Chief Cameron McLay’s Speech at the DNC

“There are many more police leaders like me, who are committed to improving the integrity of our systems, but we will fail unless we come together with our communities. We must each fight our natural tendency to hide inside our narrow world view…” — Chief Cam McLay, Pittsburgh PD

 


Chief of Police Cameron McLay, Pittsburgh
Chief of Police Cameron McLay, Pittsburgh

[Ed. Note: I am proud to have hired and promoted Cam when I was chief in Madison, Wisc. He retired as a captain and taught leadership for the IACP. Two years ago, he was chosen to be the chief of police in Pittsburgh.

Cam “gets it!” on both the leadership and community-oriented policing fronts. He knows systems, quality improvement methods, and the importance of being close to those whom police serve.

He gave a great talk to America last night on behalf of police and the need for police and citizens to work together. Black lives and blue lives both matter!

Thankfully, there are many more police leaders like Cam out there. Look for them and listen to them. That’s why we will rebuild trust and support of our police as Procedural Justice becomes the norm and sanctity of life will be at the core of everything a police agency does.]


Police Chief Cameron McLay –2016 DNC Speech

“Our colleagues across America — our brothers and sisters in blue — are doing the hardest job in the world. At the start of every shift, they go out without knowing what dangers await. And yet, there is a crisis — especially in the eyes of too many communities, particularly communities of color — a crisis of trust in police and the criminal justice system.

“Crime rates have been falling for decades, but research shows that public trust in police is eroding in too many places. Dr. Martin Luther King said, ‘True peace is not the absence of tension; it is the presence of justice.’ Our communities are arguably far safer than ever. However, absent a sense of justice, less crime in your neighborhood is a hollow victory.

“The controversial officer-involved shootings since Ferguson have created great tension between police and our communities. At the same time, throughout this nation, efforts are underway to improve relationships.

“In Pittsburgh, we are doing this hard, but critical work. We have open lines of communication with our community partners. In our city, we recognize our interdependency, and are working closely together to reduce violence and make sure our residents feel safe and respected.

“But things are fragile. Two police shootings on two consecutive days, in Minnesota and Louisiana, left many understandably outraged. And the assassination of eight police officers in 10 days have those of us in the law enforcement community rightly feeling under assault.

“All of these concerns are real. Without question, the criminal justice system has a disparate impact on communities of color, and society is asking more of our police officers than ever before. Laid at the doorstep of police are declining economic opportunities, insufficient resources for mental health, and the lack of drug treatment options.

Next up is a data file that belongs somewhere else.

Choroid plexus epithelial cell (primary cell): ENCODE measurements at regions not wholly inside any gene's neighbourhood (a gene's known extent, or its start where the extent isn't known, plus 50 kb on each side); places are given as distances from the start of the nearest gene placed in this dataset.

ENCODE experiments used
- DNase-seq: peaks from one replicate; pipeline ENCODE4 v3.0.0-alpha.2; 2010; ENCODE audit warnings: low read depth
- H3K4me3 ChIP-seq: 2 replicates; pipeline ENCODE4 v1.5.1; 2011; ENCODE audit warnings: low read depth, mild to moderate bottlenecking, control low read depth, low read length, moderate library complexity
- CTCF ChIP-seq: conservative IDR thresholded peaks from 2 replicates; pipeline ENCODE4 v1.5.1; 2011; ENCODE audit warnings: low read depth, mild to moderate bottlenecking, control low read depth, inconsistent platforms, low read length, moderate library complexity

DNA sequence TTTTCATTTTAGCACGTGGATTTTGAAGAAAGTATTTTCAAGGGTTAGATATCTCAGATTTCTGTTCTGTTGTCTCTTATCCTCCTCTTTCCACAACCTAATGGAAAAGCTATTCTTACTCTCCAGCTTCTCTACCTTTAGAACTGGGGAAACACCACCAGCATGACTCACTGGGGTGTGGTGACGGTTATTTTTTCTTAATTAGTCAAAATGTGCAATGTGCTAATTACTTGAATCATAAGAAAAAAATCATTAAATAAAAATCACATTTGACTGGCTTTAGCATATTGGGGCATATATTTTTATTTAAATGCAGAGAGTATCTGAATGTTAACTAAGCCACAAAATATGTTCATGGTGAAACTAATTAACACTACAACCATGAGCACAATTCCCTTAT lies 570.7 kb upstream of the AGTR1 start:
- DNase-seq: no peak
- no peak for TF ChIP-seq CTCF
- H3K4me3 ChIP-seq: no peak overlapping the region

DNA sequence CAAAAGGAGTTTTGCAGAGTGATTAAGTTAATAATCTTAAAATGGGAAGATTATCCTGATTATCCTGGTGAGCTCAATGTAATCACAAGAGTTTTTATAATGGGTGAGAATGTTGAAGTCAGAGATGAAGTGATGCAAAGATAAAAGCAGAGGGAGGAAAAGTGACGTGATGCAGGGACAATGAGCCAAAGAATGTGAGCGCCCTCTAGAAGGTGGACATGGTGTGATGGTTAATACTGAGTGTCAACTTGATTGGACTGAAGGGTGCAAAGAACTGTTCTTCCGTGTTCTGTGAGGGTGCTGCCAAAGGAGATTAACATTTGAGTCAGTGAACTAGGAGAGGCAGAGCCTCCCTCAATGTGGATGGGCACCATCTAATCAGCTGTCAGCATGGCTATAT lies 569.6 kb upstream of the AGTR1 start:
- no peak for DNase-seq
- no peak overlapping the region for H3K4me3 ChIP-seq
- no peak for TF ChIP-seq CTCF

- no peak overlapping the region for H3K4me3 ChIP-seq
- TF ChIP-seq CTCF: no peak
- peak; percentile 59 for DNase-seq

“As a police officer that has served for more than 30 years, let me say this: We can respect and support our police officers while also pushing for important reforms. We can and must do both.

“There are many more police leaders like me, who are committed to improving the integrity of our systems, but we will fail unless we come together with our communities.

“We must each fight our natural tendency to hide inside our narrow world view, and instead seek common ground with the objective of creating an America that truly provides liberty and justice for all.”

View the video HERE.

6 Comments

  1. You should be very proud of Chief McClay’s development into the fine law enforcement leader he is. I listened to his speech with great interest and hope that change is coming to policing at last. It will be a long road, but finally, voices are emerging to challenge the status quo. Now this must translate into real change in culture and policy nationwide. And as a proud native Pennsylvanian, who has recently returned, I’m with you Gary. He’s ours now. Take care.

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  2. Many believe that a speech by a police chief in uniform in a partisan venue was inappropriate. There is a lively debate within the profession of arms about the appropriate role of retired flag officers in the political process. Senior leadership carries with it exceptional scrutiny of motivation. How many flag officers will suffer doubts about their motivations due to the actions of their retired peers? Police chiefs occupy similar positions of focus and many believe they should remain scrupulously apolitical.

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    1. I have mixed feelings seeing one of my command officers and former Commandant of my Marine Corps speaking at the DNC. Personally, I would not have done it. But then my job security was not dependent upon a democratic mayor in my city. But then… While I may not have particularly liked a given presidential candidate I never felt that the nation and its Constitution were in jeopardy as some might feel today and, therefore, need to speak out. Who is to counter the comments made by Sheriff David Clarke of Milwaukee at the RNC? Interesting times…

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  3. The wisdom of active law enforcement leaders speaking at political conventions aside, I have a great deal of respect for Chief McLay. I may have mentioned this here in the past, but when the Pennsylvania Police Accreditation Coalition recently had one of its monthly meetings in Pittsburgh, he attended. That’s not unusual…the host agency chief typically appears for at least a few minutes. But Chief McLay stayed for almost an hour, and he actively participated.

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